No 10 spoke out after George Osborne pledged to give MI5 and MI6 whatever resources they need to allow them to maintain their “heroic job” in protecting the British people from terrorist threats at home and abroad. The chancellor endorsed the view of the MI5 director general in a speech on Thursday night that the fight against Islamist extremism is Britain’s main national priority.
Osborne told BBC Breakfast on Friday: “My commitment is very clear. This is the national priority. We will put the resources in. Whatever the security services need they will get because they do a heroic job on our behalf.”
George Osborne strayed even further from his brief as Chancellor of the Exchequer to also hint that this would not be a matter of mere financial resources, but legislative powers too, including the possible revival of the Communications Data Bill, or “Snoopers Charter”.
Osborne was supported in this by Malcolm Rifkind, the chairman of the Intelligence and Security Committee, who rather than providing oversight to the security services preferred to serve as their mouthpiece within Parliament. The Telegraph reports:
“I think it gives added weight to the point that in a realistic world if you are dealing with international terrorism, how do international terrorists communicate with each other?” Sir Malcolm said on BBC Radio 4’s Today programme.
“In the modern world they communicate through the Internet, through email, through social messaging and all the technical ways that we are aware of. So, our intelligence agencies, acting under law, acting on good reasonable grounds with authority, have to the power to intercept particularly international communications that might be relevant to preventing terrorist attacks.”
If the Edward Snowden relevations showed nothing else, they revealed that GCHQ and the other “Five Eyes” member organisations already collect and share an immense amount of data, and have done so without the general public consent, yet alone the approval of the peoples’ elected representatives in Parliament. Oversight was and is lacking absolutely over the powers that the security services already possess, making the case for granting yet further powers very weak indeed.
To make matters worse, the potential future quality of oversight over the security services is even more lacklustre than it is at present. Were Ed Miliband and the Labour Party to win the next general election, of course, they would bring with them their instinctive love of big government and an authoritarianism that only grew deeper under the Blair/Brown years. Consequently, they would hardly be likely to roll back any draconian new measures dreamed up and implemented by David Cameron and Theresa May over the next four months.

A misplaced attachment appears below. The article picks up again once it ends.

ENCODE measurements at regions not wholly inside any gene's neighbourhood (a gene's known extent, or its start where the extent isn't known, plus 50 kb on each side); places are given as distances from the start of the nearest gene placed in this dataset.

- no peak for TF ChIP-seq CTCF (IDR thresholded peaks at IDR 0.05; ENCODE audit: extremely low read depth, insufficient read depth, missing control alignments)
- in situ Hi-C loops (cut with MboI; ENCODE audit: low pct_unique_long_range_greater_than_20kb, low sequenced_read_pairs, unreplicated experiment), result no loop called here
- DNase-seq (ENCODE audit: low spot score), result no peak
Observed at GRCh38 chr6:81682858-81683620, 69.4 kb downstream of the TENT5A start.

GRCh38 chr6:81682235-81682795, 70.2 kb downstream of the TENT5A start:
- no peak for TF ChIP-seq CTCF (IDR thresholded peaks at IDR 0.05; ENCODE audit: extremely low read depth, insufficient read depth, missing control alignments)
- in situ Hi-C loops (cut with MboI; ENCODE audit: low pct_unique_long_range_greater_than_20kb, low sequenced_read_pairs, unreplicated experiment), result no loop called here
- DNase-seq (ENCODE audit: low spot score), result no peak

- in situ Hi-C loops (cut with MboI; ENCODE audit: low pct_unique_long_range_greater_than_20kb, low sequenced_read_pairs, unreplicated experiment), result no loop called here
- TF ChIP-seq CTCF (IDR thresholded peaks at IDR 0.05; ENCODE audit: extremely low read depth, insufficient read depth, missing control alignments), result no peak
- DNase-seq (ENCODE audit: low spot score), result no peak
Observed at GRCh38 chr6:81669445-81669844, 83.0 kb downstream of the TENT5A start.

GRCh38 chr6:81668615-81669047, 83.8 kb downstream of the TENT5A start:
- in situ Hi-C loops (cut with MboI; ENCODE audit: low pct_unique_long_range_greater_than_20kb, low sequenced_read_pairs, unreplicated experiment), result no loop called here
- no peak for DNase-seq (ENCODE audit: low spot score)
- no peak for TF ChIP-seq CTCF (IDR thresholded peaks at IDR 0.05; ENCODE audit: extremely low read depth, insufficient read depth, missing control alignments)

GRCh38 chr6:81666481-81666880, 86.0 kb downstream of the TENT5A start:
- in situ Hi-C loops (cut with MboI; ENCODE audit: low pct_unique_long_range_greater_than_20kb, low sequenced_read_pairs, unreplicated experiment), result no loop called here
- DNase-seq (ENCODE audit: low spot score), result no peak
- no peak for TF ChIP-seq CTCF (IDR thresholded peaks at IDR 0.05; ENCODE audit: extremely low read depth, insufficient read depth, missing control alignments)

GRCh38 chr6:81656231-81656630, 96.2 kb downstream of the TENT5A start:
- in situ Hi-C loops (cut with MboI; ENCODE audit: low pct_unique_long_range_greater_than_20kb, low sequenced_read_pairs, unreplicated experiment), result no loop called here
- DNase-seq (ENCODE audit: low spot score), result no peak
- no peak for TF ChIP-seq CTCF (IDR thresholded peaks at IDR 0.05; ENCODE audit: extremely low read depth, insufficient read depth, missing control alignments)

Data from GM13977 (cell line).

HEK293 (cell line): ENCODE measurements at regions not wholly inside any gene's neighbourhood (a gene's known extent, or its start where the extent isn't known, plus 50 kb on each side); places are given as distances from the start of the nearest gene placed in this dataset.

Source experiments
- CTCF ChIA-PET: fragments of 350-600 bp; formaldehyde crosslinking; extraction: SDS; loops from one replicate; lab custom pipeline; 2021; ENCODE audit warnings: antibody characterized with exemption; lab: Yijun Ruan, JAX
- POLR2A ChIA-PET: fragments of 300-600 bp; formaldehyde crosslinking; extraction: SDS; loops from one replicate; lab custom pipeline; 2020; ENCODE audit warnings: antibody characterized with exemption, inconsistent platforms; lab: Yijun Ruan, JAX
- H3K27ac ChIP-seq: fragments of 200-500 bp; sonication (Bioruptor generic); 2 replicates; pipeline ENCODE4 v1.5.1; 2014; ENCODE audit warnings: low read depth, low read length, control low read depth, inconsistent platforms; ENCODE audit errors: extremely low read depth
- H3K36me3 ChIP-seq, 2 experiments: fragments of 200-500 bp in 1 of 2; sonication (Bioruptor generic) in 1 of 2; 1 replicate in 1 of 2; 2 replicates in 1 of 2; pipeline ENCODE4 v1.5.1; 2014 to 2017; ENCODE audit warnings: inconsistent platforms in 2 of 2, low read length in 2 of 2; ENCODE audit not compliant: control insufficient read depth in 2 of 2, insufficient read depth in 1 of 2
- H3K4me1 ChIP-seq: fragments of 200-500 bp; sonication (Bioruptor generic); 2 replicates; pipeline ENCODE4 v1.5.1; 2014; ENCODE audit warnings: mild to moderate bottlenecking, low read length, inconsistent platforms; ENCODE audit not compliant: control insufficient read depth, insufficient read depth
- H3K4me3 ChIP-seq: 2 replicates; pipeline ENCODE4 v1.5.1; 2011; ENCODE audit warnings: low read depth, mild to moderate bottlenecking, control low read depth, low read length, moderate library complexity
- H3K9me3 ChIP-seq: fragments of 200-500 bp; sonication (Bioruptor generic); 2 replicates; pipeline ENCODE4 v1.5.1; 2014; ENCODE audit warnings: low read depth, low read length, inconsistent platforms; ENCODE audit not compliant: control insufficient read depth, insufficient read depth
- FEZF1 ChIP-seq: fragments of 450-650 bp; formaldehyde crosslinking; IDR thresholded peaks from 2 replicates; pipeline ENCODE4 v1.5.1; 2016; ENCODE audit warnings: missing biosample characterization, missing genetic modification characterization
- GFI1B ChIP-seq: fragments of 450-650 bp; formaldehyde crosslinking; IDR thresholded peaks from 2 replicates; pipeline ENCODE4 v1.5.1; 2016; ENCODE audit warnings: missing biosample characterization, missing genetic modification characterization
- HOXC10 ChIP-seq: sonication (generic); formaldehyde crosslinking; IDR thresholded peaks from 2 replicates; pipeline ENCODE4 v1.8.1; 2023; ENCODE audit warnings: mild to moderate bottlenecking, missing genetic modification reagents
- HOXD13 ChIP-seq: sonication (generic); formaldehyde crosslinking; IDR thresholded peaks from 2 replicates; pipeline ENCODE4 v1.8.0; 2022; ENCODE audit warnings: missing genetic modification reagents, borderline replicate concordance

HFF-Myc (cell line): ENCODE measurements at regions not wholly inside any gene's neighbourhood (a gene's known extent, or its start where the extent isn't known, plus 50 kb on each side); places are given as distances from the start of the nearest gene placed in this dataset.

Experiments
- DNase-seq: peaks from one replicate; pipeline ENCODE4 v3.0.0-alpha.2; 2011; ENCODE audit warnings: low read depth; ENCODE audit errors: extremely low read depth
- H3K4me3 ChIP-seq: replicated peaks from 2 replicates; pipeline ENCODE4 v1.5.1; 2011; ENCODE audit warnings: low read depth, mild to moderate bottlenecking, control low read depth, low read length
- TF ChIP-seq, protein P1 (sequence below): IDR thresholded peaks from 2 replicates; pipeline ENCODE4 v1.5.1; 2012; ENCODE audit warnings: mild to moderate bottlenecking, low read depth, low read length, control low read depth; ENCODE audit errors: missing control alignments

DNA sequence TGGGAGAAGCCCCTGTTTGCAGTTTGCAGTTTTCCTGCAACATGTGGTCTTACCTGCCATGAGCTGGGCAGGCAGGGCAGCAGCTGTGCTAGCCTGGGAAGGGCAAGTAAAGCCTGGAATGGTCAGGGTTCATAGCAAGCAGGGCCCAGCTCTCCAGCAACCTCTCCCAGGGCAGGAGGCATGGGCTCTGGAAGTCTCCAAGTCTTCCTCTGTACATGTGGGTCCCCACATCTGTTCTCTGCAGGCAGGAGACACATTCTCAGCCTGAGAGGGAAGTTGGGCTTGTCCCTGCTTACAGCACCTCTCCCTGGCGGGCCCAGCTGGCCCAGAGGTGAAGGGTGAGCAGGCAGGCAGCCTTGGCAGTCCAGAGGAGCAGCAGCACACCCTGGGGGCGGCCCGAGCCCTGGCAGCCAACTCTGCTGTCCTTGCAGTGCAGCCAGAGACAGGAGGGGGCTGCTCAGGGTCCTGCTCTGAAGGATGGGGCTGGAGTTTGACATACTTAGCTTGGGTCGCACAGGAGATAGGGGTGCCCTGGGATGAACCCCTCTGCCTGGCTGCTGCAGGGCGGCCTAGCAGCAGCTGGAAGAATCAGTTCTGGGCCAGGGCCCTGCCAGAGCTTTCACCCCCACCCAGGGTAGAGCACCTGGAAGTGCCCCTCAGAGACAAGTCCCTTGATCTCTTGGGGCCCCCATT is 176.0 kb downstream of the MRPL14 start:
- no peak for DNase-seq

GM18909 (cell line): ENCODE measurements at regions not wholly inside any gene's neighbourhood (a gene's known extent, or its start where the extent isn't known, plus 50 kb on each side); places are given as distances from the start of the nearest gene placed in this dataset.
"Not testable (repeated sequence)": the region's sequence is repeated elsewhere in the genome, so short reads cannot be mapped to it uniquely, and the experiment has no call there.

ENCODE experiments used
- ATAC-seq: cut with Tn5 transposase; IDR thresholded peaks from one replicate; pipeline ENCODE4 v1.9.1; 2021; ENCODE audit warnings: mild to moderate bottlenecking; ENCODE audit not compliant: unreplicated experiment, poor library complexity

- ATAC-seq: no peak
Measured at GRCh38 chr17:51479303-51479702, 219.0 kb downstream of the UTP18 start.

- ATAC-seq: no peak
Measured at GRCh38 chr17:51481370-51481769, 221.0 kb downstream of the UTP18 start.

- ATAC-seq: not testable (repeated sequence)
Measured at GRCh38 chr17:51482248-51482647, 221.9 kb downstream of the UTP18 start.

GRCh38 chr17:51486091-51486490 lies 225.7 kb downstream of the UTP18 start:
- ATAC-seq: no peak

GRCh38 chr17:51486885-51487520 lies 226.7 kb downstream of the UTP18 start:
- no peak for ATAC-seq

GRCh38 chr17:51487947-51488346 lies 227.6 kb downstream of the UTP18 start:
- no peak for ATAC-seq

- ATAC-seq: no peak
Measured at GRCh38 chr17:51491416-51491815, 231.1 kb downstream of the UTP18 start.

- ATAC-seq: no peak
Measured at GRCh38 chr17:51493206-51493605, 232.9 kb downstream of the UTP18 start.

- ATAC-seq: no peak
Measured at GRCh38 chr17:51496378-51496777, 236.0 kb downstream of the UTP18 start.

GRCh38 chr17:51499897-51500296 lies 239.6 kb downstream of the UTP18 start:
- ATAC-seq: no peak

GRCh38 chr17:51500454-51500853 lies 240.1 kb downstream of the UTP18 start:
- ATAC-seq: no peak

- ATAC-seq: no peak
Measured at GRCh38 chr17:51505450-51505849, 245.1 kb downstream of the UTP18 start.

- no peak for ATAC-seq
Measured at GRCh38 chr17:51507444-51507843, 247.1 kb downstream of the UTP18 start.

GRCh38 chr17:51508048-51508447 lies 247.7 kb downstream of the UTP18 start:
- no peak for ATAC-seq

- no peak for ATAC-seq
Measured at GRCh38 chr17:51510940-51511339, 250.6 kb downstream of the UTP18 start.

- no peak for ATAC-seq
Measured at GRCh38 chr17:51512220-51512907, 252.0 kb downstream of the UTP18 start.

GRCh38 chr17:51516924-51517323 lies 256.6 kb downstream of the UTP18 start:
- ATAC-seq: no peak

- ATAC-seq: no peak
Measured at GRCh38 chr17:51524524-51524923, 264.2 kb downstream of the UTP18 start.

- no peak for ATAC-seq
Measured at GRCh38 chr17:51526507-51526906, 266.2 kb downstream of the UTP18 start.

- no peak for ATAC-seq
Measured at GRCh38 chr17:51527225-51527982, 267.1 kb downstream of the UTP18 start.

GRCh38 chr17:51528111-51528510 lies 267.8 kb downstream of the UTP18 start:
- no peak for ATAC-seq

But worse still is the unpalatable menace on the right flank, and the recent noises that current Mayor of London Boris Johnson has been making with regard to his stance on civil liberties and privacy. The Telegraph reports today:
Speaking on Sky News, Mr Johnson said: “In many ways the guys who did this kind of thing are very often at the fringes of criminality, lured into terrorism by very cynical and clever idealogues. In many ways they are vulnerable to all sorts of criminality.
“You have got to have a very tough security solution, to be absolutely determined to monitor these people, know where they are, know who they’re talking to.
“I’m not particularly interested in this civil liberties stuff when it comes to these people’s emails and mobile phone conversations. If they are a threat to our society then I want them properly listened to.”
“Not particularly interested in this civil liberties stuff.” This buffoon, this fundamentally unserious man is a strong contender to become the next Conservative Party leader and potential future Prime Minister should David Cameron lose the election on 7 May.
The potential threat to our hard-won civil liberties and freedoms if such a character were to effectively control and oversee security services empowered even more comprehensively than they are today hardly bears thinking about. Under a dystopian future Boris Johnson administration we would be caught in a pincer movement with Boris water cannons advancing from one side and Boris’s friendly Web Monitors from the other.